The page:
Tuesday, November 3, 2015


Yonge & Dundas Square is like Canada's version of Times Square in New York, with concerts, buskers, demonstrations and events — everything from Hare Krishna chants to marijuana rallies to a permanent kiosk where Muslim men hand out Korans.
All manner of artists apply to use the space at Yonge & Dundas Square. Including a group called Voices of the Nations, who have held a concert there for five years.
As a Christian choir, Voices of the Nations sings songs about Jesus. But this year, when Voices of the Nations applied for another permit, they were turned down. A Toronto bureaucrat banned the choir from performing in the public square, because their songs include the words "praise the Lord" and "there's no God like Jehovah." 
According to the bureaucrats, Voices of the Nations weren't allowed to use the square because they were promoting religion, even though there are Muslim preachers using the same space.
So: having a booth specifically for the purpose of converting people to Islam is fine under the city's "no-converting people" policy. But singing a song in a concert that happens to praise Jesus — that's illegal.
Anyone can sing in that square. Except Christians. Anyone can proselytize in that square — except Christians. And even just singing the words "praise Jesus" is considering proselytizing — and it's banned.
This isn't the first time Christians have been censored in this same place.
Just last year, a Christian pastor named Rev. David Lynn was charged by police with illegal "busking," for singing Christian songs at Yonge & Dundas Square — not 50 feet from the Muslim Koran kiosk. The Rebel helped recruit a civil liberties lawyer to fight Rev. Lynn's case, and we won.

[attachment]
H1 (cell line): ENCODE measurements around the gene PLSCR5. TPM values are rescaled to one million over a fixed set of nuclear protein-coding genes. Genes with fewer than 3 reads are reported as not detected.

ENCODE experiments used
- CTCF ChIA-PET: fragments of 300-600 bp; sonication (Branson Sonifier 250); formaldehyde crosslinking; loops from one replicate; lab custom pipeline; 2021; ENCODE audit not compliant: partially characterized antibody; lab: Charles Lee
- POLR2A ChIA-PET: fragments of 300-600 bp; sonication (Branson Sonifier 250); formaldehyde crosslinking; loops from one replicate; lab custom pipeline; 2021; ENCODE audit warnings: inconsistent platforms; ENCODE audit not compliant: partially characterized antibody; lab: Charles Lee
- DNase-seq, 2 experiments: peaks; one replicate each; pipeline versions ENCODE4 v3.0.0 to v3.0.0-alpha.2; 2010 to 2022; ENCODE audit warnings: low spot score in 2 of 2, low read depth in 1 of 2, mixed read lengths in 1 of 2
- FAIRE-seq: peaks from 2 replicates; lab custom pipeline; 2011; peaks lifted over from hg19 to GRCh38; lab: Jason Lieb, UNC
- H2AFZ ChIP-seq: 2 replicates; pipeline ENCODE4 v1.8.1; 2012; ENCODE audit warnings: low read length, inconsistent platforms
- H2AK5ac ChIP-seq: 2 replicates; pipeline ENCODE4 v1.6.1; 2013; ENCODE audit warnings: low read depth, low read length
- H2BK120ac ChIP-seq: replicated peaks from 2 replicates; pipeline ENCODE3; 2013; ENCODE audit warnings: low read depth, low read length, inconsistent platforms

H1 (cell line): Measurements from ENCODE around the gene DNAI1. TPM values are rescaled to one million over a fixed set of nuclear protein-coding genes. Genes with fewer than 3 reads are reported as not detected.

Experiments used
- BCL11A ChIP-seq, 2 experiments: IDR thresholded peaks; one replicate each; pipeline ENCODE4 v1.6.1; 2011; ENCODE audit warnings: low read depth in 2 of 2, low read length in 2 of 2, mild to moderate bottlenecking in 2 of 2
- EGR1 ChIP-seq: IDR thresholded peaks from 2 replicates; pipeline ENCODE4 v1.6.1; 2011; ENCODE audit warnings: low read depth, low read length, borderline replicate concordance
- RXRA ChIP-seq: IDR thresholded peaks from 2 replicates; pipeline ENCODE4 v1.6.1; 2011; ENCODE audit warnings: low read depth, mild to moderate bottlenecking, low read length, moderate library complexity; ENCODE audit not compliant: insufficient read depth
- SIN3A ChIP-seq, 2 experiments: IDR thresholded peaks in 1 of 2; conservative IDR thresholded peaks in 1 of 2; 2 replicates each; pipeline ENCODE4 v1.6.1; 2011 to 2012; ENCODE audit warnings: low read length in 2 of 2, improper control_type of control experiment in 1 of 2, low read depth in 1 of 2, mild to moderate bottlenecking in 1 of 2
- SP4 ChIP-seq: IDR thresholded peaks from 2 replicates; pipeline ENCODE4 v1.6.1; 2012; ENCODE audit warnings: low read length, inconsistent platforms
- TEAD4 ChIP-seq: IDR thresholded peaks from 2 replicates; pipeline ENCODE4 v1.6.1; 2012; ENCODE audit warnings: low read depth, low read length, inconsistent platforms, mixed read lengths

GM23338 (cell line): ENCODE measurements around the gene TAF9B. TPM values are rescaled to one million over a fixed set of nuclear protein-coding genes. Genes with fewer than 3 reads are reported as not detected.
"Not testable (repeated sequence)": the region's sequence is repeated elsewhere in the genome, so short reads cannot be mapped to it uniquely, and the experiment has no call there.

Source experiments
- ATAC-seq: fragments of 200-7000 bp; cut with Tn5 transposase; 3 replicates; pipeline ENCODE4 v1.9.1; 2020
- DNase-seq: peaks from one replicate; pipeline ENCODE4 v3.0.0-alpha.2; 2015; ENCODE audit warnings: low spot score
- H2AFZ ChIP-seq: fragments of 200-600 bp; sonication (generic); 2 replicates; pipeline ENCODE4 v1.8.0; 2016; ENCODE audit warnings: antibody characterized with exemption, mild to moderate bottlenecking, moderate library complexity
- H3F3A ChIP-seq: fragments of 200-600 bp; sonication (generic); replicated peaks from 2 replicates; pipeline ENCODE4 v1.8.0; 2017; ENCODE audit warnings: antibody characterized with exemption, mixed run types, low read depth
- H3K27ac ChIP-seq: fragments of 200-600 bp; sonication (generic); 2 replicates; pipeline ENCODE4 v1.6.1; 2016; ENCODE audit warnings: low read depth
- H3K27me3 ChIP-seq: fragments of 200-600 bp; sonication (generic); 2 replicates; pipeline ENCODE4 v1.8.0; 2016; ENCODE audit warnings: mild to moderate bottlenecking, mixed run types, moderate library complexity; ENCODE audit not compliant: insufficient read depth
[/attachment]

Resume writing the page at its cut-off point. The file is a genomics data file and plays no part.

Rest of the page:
Well, the anti-Christian censors are back. They're not just going after Rev. Lynn — but a whole choir. Even though that choir has performed there for five years in a row.
Join our fight for freedom. End anti-Christian censorship and to permit Voices of the Nations to perform in Yonge & Dundas Square. We've got to tell Toronto bureaucrat Natalie Belman that anti-Christian bigotry is no better than anti-Jewish or anti-Black bigotry.

Excerpt from The rebel.media

Note: I do not allow any solicitation on my blog, so I have not included appeals to sign petitions. I do not approve of proselytizing, but if one group is allowed to sing their songs or tote their posters in a public place, everyone must be allowed the same right as long as they do not attack others physically, verbally or in any other way, or pressure anyone to listen to them or support them. If their music is loud, that is a publlc disturbance and not acceptable.

Phyllis Carter

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